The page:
Enhancing Our Equity Market Structure - Speech from US Securities and Exchange Commission chair Mary Jo White
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The Australian Securities and Investments Commission (ASIC) is Australia's corporate, markets and financial services regulator. An independent government body, its priorities are to ensure confident and informed investors and financial consumers, fair and efficient financial markets, and efficient registration and licensing.
Dark trading is trading that occurs without pre-trade transparency. Although dark trading has always been a feature of equity markets, in recent years markets around the world have exhibited substantial growth in the level of dark trading and a change in the manner in which dark trading takes place. New trading venues, known as dark pools, have emerged. These venues systematically match orders without providing any pre-trade transparency and without providing access to this liquidity to the market at large. Dark pools are also typically subject to less regulatory scrutiny than traditional stock exchanges.
The first WFE events in the Year of Snake appropriately took place in the Asia / Pacific region with visits to exchanges interested in joining the Federation, as well as a meeting open to all members as the Working Committee reviewed priorities for 2013.
Liquidity refers to the speed and cost of buying and selling (ie. liquidating) securities in the market. A liquid market is one in which a security can be bought or sold quickly and at a low transaction cost. There are at least 2 theories which predict the impact of the operation of competing execution venues such as dark pools on market liquidity. Interestingly, they provide conflicting predictions. On the one hand, there is the so-called “competition” hypothesis which implies that dark pools have a competitive effect on liquidity providers in lit markets. The hypothesis implies that dark pools provide competition for lit markets and put pressure on liquidity providers such as dealers to reduce their bid-ask spreads in order to attract order flow. In reducing bid-ask spreads they reduce the cost of trading and therefore increase liquidity. Competing with this view is the “fragmentation” hypothesis which implies that dark pools merely fragment liquidity in the lit market. The fragmentation view implies that because order flow is split across more than one trading venue, that the amount of trading in the lit market declines. This in turn implies that the amount of time that a limit order or quote is ‘alive’ in the lit market increases and the associated increase in the holding cost or risk faced by a limit order or quote provider increases. In order to obtain economic compensation for this increase in cost, the limit order or quote provider increases their bid ask spread. Hence the cost of trading increases, and the market is less liquid.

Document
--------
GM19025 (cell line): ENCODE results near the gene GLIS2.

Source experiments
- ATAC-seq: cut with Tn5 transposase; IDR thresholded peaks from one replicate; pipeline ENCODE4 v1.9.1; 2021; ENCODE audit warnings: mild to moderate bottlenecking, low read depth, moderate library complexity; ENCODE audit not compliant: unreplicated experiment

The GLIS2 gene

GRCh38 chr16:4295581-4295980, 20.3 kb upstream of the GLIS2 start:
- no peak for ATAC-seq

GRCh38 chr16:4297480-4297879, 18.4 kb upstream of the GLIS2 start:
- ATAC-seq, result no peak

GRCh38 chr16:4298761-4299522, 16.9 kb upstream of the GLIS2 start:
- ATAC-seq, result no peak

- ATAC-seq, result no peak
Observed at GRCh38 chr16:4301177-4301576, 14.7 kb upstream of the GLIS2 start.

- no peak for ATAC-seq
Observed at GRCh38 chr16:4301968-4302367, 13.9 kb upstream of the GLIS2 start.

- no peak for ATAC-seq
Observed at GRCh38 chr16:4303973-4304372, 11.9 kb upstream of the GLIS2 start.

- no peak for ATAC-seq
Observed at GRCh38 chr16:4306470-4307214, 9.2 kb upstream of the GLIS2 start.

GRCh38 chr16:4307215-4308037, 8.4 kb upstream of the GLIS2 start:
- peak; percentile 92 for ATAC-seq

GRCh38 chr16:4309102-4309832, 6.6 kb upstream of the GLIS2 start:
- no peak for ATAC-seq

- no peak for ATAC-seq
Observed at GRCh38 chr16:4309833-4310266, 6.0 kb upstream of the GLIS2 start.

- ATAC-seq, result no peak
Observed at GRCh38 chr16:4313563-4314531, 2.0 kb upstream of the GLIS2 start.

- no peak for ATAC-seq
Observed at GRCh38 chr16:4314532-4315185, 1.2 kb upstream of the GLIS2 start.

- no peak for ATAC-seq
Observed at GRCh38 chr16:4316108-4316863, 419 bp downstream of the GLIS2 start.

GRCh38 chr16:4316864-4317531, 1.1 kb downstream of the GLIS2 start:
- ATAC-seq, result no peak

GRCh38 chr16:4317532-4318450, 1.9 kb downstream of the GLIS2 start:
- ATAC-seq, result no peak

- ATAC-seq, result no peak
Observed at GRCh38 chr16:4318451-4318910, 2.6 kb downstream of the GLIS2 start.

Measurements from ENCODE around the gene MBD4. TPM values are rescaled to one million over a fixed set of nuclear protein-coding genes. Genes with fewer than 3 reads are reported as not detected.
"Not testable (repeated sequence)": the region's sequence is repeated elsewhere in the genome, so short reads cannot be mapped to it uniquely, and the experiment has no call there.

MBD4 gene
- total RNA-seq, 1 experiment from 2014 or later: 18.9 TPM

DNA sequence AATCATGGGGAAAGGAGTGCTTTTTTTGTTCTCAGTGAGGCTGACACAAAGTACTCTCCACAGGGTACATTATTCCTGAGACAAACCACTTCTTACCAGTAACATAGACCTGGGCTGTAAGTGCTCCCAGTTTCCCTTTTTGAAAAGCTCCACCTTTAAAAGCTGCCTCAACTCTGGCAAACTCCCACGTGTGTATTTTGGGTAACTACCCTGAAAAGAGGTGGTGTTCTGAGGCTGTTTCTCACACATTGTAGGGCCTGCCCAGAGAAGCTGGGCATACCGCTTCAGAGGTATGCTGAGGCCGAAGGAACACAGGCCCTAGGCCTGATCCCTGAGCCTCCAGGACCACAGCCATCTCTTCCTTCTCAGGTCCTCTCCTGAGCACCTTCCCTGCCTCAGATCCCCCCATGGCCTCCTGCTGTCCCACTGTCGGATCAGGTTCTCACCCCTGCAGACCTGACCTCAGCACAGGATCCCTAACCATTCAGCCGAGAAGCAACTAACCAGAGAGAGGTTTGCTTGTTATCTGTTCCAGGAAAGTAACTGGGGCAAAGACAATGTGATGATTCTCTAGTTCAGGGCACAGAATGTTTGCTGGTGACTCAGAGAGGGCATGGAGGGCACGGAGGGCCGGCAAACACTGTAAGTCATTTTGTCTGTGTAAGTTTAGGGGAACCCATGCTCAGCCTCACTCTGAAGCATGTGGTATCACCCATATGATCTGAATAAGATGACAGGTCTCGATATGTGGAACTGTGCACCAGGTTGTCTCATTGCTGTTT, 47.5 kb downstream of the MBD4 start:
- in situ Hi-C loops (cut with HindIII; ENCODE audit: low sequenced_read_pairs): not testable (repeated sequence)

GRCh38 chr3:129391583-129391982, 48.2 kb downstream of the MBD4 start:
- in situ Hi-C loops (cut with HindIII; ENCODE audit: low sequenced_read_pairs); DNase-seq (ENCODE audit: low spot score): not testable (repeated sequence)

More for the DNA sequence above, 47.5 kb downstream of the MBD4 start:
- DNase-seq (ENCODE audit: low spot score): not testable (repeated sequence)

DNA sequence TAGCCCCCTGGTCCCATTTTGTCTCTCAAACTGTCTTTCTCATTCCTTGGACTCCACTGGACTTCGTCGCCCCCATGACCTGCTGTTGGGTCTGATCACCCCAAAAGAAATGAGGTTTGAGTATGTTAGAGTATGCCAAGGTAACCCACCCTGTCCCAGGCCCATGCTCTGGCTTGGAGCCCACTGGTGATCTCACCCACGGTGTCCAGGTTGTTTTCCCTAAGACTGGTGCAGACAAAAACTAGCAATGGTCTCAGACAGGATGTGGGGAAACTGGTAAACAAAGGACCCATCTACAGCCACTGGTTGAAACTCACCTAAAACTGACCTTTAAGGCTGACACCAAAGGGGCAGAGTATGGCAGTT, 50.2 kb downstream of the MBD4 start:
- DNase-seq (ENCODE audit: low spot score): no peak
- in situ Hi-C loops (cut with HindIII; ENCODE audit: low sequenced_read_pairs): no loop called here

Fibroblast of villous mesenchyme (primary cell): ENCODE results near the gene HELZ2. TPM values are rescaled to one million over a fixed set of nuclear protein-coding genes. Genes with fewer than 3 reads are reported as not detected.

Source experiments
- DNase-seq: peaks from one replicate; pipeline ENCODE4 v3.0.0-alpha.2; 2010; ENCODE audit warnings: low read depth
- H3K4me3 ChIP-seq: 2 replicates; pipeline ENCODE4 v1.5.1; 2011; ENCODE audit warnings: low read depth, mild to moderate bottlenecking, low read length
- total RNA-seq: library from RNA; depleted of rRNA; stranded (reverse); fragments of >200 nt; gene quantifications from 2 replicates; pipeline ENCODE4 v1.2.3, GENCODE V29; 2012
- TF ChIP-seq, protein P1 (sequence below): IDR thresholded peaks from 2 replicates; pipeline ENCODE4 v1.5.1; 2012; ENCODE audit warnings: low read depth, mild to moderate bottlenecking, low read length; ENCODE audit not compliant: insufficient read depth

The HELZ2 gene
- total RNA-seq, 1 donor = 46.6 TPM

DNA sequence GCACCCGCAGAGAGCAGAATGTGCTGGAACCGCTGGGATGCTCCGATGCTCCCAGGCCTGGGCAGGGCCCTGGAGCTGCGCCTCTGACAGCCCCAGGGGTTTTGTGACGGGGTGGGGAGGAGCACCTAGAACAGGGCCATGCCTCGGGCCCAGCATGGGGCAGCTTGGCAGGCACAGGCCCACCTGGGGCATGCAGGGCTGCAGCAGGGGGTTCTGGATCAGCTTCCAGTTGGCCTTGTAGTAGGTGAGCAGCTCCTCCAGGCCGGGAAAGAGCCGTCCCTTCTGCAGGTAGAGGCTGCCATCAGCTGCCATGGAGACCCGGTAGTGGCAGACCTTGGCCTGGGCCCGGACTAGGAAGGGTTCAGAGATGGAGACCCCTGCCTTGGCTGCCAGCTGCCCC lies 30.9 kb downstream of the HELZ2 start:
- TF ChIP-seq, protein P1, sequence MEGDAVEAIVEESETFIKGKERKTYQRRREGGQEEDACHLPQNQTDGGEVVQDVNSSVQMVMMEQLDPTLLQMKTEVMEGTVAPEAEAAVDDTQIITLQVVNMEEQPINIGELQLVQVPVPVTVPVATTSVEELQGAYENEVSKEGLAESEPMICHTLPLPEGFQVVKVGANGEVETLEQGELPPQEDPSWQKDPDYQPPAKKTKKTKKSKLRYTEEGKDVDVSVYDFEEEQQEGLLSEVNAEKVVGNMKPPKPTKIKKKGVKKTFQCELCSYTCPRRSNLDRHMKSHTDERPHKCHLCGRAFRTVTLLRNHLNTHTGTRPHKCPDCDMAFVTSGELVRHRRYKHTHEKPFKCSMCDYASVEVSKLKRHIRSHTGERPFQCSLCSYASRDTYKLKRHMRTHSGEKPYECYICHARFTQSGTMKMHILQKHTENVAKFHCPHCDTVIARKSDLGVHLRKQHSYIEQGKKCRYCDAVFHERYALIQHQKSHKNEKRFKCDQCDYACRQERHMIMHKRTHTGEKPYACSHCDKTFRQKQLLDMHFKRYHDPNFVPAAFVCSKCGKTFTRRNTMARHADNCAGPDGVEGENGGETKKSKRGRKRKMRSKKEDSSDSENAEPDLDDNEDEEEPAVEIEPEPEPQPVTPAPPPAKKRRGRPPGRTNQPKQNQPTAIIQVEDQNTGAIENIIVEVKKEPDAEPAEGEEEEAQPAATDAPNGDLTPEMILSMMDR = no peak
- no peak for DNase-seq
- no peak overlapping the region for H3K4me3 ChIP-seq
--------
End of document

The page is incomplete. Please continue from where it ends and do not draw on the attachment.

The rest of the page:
The following article is an edited excerpt from the year-in-review issues of Rosenblatt Securities’ Let There Be Light reports on dark-pool volumes and trends. Rosenblatt publishes a US and European edition of LTBL each month for its clients. The reports marry often hard-to-obtain volume data for dark pools in both regions with analysis of what is driving activity in these venues.
research recently completed by Carole Comerton-Forde of the University of Melbourne and Talis Putnins from the UTS Business School on dark trading in Australia.
The World Exchanges unite for the 52nd General Assembly and Annual Meeting